Saturday, 23 July 2011

Egypt & Tunisia: Why Seculars, Liberals & Islamists Are In More Agreement Than They Think

One of the biggest points of contention in the sphere of The Egyptian and Tunisian Revolutions is the debate between Seculars, Liberals and Islamists, all the different ranges and forms of Each. What I've noticed, however, is that behind the fiery rhetoric and cursing that is often exchanged by the more passionate members of each side, which often gives you the feeling that there are huge distances between all three sides of the argument, there is an ironic massive common ground for agreement, perhaps in Egypt in particular. They key is to actually ignore the 'Labels' of each side and look at the content of each other's demands and concerns.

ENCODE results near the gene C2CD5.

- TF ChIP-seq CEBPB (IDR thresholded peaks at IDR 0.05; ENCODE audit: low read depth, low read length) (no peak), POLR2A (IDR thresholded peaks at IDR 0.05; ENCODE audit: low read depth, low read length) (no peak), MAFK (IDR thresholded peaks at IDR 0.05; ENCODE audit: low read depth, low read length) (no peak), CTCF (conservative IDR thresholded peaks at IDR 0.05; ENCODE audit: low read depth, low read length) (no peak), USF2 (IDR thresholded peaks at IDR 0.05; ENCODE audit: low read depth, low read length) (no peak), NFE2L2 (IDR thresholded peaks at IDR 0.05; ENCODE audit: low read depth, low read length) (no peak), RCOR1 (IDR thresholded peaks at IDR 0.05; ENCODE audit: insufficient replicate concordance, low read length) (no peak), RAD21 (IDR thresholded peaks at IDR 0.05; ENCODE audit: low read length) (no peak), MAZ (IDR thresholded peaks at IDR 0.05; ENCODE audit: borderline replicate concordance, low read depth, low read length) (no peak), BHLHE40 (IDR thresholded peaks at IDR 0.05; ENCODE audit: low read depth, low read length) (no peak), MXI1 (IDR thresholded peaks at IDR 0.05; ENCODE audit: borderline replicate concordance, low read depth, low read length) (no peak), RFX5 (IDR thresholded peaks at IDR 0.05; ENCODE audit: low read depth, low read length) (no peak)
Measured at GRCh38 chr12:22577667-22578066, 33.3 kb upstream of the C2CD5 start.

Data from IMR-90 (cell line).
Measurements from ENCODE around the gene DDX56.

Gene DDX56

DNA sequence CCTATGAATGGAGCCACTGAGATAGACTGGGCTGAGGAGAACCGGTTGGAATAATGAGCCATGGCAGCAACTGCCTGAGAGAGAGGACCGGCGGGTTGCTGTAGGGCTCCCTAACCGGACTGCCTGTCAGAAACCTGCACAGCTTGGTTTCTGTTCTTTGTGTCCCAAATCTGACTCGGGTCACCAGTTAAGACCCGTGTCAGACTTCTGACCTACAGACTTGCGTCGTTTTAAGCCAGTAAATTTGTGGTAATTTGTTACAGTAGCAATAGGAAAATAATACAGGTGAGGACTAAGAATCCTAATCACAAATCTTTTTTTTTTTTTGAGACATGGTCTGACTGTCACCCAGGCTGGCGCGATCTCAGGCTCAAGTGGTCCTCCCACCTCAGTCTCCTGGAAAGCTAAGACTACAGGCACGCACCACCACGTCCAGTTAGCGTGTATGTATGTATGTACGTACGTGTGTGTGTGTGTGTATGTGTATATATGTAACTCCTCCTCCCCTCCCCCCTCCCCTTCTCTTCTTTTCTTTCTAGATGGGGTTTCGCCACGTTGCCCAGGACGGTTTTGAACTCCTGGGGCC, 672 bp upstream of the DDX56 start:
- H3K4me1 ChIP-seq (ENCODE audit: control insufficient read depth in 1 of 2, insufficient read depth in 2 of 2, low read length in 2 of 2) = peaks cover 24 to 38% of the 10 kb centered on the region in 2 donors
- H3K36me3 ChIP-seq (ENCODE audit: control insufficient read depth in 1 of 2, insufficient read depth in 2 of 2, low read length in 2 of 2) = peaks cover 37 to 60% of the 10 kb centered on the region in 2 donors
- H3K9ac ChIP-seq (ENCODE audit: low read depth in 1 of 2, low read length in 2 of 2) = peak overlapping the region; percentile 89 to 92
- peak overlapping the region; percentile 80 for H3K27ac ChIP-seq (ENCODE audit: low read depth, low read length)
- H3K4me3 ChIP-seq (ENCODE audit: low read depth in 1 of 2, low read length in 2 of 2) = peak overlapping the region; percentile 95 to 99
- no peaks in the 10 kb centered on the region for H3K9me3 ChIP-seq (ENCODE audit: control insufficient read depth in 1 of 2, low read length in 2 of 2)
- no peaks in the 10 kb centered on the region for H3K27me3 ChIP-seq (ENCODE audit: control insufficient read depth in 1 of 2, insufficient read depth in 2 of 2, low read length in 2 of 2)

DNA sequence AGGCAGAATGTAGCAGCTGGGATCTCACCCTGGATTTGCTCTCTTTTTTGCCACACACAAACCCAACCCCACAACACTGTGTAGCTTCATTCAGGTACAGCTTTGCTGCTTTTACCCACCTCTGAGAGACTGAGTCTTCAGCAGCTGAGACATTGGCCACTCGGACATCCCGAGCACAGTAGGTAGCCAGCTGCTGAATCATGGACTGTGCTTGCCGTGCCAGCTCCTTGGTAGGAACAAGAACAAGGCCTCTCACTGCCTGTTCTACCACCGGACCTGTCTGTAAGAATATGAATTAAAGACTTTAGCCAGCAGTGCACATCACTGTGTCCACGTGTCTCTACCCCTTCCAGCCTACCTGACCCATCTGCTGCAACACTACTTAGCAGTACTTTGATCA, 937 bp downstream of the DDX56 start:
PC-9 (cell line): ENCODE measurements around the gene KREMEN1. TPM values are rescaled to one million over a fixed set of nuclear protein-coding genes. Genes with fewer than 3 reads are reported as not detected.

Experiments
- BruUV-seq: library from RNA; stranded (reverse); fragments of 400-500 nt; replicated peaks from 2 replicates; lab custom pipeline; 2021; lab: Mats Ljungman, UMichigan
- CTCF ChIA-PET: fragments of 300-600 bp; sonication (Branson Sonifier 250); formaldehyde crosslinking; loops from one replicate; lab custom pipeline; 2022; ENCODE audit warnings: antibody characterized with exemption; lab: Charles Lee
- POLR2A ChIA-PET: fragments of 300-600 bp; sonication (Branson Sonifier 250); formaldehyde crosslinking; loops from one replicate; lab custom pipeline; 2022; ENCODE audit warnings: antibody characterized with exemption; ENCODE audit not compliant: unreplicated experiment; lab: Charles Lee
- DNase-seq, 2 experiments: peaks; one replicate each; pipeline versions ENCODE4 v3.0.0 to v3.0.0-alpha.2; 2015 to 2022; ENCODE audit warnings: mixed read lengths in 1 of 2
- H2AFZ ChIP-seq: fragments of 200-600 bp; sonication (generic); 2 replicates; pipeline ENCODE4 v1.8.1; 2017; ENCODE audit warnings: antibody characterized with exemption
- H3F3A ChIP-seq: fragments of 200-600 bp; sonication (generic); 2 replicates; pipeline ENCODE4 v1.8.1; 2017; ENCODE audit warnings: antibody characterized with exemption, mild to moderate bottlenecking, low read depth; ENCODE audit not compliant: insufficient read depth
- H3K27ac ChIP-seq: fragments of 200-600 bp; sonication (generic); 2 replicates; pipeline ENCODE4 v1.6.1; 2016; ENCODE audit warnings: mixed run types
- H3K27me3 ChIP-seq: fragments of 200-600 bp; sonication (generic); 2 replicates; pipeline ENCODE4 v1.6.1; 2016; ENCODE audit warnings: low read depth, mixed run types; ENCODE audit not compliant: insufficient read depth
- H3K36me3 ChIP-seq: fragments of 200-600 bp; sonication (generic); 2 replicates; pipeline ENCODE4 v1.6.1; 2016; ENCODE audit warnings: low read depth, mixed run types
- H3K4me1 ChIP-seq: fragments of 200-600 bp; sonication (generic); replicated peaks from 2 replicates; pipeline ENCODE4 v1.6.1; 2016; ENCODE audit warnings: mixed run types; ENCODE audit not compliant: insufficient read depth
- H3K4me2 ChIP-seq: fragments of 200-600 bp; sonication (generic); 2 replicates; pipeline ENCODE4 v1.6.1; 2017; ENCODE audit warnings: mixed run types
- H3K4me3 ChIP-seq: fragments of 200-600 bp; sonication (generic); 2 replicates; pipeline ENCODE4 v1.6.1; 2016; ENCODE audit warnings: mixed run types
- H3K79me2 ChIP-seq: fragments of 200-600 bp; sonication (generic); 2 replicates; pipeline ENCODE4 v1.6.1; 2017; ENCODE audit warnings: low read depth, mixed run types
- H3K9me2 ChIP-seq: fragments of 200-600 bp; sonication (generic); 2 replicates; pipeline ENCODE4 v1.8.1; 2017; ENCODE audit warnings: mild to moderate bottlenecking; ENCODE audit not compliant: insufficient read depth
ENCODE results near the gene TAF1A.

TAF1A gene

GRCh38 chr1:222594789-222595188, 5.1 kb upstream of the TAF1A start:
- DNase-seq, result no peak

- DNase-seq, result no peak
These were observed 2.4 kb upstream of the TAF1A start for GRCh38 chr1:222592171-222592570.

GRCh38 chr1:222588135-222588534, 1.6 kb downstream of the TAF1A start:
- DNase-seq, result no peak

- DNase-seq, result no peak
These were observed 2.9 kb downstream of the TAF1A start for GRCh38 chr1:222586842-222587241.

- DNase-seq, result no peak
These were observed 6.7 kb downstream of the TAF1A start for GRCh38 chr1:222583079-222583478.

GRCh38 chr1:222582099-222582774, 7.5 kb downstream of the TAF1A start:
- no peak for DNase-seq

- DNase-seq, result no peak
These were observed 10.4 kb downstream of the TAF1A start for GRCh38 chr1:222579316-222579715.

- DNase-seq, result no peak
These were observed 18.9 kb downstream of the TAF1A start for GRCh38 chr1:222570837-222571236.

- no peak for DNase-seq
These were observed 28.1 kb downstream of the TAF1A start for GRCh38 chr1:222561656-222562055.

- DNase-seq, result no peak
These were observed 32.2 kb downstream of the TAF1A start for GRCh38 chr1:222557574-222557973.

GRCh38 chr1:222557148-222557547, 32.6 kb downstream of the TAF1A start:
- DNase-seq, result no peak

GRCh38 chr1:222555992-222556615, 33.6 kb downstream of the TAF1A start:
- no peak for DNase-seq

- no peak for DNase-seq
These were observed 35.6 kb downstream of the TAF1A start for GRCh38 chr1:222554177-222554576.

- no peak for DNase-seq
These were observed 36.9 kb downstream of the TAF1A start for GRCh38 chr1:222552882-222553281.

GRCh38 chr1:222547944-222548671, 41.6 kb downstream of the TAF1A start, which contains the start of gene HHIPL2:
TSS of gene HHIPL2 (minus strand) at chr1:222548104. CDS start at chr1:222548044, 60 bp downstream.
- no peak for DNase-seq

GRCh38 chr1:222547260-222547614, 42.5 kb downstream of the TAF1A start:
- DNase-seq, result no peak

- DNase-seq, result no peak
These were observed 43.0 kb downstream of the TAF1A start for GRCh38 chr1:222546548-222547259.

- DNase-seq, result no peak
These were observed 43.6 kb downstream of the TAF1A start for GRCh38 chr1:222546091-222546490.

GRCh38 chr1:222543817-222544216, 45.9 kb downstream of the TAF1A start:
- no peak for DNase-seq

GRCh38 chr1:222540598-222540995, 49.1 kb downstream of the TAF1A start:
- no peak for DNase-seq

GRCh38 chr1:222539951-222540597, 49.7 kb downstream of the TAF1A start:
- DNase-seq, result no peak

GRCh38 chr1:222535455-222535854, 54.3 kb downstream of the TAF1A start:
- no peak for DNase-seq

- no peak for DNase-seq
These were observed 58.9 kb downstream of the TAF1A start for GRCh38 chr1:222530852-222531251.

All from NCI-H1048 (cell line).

For a start, the grand majority of Egyptian Liberals and Seculars are by European standards Socially Conservative in personal behaviour. In fact, most Egyptian Liberals and Seculars I know are quite devout Muslims and Christians who do not miss a single religious ritual, and share many of the same interpretations of religious duties with the moderate wing of Islamist Movements. Even more, some 'Secular' Muslims I know are quite 'extremist' in their definition of what is religiously required of them on a personal level. But what makes them choose to define themselves as Secular or Liberal is either their actual belief in the non-existence of a theocratic state in Islam, their belief that we cannot ask the countries of the world to respect the rights of Muslims and Islam and while not doing the same for other religions and belief/non-belief systems as well, a belief that there are multiple interpretations of various matters of religious law and theology and that each person should have the right to "choose" whatever interpretation she or he chooses, or just a massive distrust of what power can do to people and the fear of giving massive power strengthened by a religious background to fallible human beings who are bound to abuse it (A Pragmatic Liberalism or Pragmatic Secularism). There are many other reasons as well. What they do desire is to make sure that Clerics and Sheikhs do not control the country, officially or unofficially, and try to enforce particular (main concern is Wahabi) interpretations of Islamic law on the people by force, erode women's rights and the rights of non-Sunni Muslims, push the country into brash military confrontations with Israel, create a violent bigoted rhetoric that would increase intolerance in a country where religion is a flashpoint issue, and just simply not turn Egypt into another Iran. In calling for that, they realise that the law must treat everyone equally, and thus these rights must apply to everyone else as well, regardless of ethnicity, gender or belief-system.